PS, for those of you who want to wall mount & hide cables, cut a hole in the wall behind the TV, go to home depot and buy a long extended drill bit & run the cables behind the wall through the studs & drop the cables several studs over and cut another hole in your wall near the floor by your equipment rack, it took me about 3hrs to mount & run all the wires.


  6. James Dering

    This tv has the most remarkable picture I have ever seen..IT blows plasma out of the water…You owe it to yourself to see one in person..hopefully the price will eventually come down..


  7. OLED TV Reviews

    Well I agree with you about the XEL-1. I got to use one for a week and while it is an amazing "concept TV" it's not very practical. LCD may very well come close to OLED performance in the next year or so with LED backlighting etc. And they will be available next year unlike the promised larger OLED models.


  8. Richard

    I just saw these things at Bay Bloor Radio. WOW. By far the best image that I have ever seen on any TV…even Plasma. The black levels were out of this world! With regards to the product's thin design…amazing. This thing is thin…even at the "thickest" point, this thing is not more than 1" in depth. The Salesman told me the same thing about the RGB backlight…and I could actually see the difference. Contrary to the above comments, the cable management is the easiest that I've seen on a TV. 1 x HDMI cable coming out of the back of the TV into their breakout box. I could use a 30ft HDMI cable and have all my components hidden in another room…and still have only the single cable coming out of the back of the TV! (2 if you include the power cable). Not sure what the complaint is there. Anyway, a little past my budget right now, but I will wait to see the price come down. I bet you anything that Sharp will roll this technology out to the rest of its AQUOS line shortly…meaning it might become more accessible for us everyday folk.


  9. Dan

    Lets see your projector in any well lit room…

    Not to mention that you'll be changing your bulb every few thousand hours… which is approximately 1/20th of the life of a LCD / Plasma. :)

    Don't get me wrong, projectors are great, but they're not for everybody and every situation.


  10. Shaybawagwa

    I think this Tv is ultimately amazing
    it i skinnier than my ipod
    and thinner than my sister
    this is amazing
    where can i get one, i live in ahick town
    how can you transport this to me
    please tell me
    lots of love from the hick folks down here
    it is gonna revolutionaze the tv industry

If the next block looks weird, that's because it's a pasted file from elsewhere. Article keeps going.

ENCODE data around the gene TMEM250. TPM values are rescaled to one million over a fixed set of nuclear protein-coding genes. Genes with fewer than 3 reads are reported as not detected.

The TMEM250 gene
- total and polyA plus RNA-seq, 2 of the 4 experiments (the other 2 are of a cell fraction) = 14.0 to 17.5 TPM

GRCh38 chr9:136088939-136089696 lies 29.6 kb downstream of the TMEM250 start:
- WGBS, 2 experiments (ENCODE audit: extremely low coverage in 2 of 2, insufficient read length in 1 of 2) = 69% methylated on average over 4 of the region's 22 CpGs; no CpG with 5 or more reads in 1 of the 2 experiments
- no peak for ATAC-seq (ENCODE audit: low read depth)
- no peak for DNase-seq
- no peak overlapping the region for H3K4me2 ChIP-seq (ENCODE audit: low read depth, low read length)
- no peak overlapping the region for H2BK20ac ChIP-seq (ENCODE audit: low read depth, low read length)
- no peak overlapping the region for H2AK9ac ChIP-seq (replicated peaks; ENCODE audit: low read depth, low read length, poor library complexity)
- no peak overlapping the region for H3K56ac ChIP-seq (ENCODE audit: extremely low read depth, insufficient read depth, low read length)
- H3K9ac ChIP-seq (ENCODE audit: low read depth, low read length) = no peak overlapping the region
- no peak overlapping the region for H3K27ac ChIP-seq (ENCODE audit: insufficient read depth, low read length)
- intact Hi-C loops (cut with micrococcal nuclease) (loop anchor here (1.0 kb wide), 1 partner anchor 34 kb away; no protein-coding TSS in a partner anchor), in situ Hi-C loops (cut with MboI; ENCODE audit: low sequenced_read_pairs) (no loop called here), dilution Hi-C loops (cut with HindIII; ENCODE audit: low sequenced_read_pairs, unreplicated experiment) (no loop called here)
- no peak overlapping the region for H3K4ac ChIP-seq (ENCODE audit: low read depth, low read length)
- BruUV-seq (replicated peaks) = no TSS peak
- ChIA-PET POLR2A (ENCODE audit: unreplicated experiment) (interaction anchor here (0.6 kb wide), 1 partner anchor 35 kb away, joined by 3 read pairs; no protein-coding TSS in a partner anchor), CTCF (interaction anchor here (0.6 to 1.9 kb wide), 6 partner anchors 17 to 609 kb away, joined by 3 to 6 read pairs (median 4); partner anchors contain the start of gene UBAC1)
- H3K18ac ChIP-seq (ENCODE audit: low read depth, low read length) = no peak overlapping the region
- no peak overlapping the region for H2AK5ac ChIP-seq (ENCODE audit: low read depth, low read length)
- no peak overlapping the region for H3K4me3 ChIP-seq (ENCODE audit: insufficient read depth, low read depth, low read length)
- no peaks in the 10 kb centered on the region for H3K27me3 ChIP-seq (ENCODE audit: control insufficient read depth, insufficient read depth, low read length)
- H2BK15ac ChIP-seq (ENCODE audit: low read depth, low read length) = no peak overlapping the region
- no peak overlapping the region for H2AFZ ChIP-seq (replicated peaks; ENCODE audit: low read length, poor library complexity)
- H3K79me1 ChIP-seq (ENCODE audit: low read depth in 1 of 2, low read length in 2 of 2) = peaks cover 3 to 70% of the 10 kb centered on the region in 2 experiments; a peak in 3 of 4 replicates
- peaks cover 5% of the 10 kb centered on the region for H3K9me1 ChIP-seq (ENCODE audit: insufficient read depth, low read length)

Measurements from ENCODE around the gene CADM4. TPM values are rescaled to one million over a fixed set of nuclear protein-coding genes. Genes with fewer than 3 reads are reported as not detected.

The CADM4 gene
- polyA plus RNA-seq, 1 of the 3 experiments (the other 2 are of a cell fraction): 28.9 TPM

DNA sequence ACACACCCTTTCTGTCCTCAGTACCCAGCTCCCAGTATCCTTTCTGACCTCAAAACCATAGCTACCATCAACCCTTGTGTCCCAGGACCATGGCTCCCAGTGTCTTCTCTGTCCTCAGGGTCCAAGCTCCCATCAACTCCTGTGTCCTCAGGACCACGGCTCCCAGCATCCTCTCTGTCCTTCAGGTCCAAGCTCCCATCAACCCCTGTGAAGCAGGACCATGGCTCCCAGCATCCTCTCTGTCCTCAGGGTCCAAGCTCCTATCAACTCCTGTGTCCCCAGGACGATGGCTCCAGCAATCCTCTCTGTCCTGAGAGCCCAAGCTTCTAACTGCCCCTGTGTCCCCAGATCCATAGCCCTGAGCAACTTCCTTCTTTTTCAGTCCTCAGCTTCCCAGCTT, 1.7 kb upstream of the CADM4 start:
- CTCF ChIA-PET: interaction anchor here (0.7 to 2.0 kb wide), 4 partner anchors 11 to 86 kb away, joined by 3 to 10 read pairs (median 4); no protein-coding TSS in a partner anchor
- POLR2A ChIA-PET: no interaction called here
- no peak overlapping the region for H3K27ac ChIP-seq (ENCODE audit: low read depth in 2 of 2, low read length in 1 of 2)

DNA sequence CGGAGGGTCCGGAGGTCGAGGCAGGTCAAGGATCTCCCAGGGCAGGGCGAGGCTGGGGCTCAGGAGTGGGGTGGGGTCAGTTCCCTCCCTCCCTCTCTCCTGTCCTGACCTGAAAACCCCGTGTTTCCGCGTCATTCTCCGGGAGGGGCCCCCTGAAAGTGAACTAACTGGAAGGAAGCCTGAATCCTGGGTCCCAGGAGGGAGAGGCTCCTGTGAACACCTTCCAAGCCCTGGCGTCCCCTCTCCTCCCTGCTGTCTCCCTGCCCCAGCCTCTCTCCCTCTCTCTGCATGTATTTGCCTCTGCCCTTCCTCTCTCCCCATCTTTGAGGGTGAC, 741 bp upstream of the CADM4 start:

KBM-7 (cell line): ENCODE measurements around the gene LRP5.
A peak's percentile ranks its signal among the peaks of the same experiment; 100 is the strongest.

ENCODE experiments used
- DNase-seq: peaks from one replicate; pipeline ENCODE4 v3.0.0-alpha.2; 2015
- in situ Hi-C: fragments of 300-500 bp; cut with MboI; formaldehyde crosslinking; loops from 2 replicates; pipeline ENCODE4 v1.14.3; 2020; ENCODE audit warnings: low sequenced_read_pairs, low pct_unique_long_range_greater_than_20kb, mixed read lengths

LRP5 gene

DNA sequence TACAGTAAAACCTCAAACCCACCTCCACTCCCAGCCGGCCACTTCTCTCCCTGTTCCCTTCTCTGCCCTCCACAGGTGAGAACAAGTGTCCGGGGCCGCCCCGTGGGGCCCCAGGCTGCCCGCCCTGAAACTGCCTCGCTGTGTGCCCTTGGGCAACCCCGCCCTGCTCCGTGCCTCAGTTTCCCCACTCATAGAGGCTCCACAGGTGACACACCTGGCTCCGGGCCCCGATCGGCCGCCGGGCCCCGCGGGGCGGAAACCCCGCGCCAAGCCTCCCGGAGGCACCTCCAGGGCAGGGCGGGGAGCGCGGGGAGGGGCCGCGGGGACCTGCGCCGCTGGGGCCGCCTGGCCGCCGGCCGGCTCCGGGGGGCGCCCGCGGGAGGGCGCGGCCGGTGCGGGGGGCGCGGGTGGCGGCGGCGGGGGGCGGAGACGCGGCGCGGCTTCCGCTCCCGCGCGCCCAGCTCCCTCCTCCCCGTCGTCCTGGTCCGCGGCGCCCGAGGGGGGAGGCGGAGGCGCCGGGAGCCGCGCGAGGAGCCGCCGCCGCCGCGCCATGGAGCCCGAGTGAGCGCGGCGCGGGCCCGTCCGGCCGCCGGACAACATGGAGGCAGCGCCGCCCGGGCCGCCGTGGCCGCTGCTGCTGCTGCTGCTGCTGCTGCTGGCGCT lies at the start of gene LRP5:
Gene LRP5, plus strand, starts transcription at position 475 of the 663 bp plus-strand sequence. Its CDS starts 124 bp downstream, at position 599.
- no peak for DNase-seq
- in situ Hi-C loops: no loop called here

peace yall


  11. linda venables

    I would love to see these thin TV's in my home. I think they are more practical than projecter models. Soon enough they will not need cables. I am sure they could work similarly to laptops with routers for signals. It could be like using devices from other rooms with a special signal sender..


  12. Peter Pan

    Programing which is aimed at slightly above the complete idiot level is the problem. I can sleep through most programing and benefit more from the sleep than I ever could staying awake.

    I own several TV's including a Sony LCD, a Hitachi projector and a couple old CRT's. The old 27" CRT probably has the best picture quality and is is about 20 years old.

    I am waiting for 3D Holigraph quality.


  13. BrettA

    A few weird comments, methinks. It's not pointless at all… the thinner/lighter these get, ultimately the lower the price / the cheaper the transportation costs and the better for the environment. In 2002, BusinessWeek ran a story on (emerging) OLED technology and speculated that wall-sized screens would be available for not much more than paint within 15 years… I'd say we're not far off track given the improvement in size, longevity and cost over the past ~6 years. Samsung just showed a .5mm thick screen by the way. 6"? Pffft! And the "DVD, etc." will disappear with downloading – though the point's irrelevant anyway. Short-sighted, Steve.


  14. BrettA

    Regarding projection… it can't touch where OLED is going – not for virtually anything relevant to the use. Projectors will be dinosaurs and for what it's worth, I submit that when you get "the largest", not too many people care about "the most portable" in the same breath. Keep these screens improving guys (i.e. science and the industry), and users might wanna analyze all the whiners, 'cause they're usually blowing smoke and not thinking long-term. Without the incremental changes we're seeing, we can't get to where we likely all want to go (even the complainers, who likely won't even realize it 'til we get there – LOL).


  15. AndyL

    Here is my 2 cents in response to the comment on the thickness of this Sharp TV.

    One advantage of having a thinner TV is it increases the effective viewing distance and it matters a lot if you have a tight room with a short lengh. So 3mm or 6inch thickness can have a big impact if you have a tight room or you really would like to get a TV as reasonably big as possible.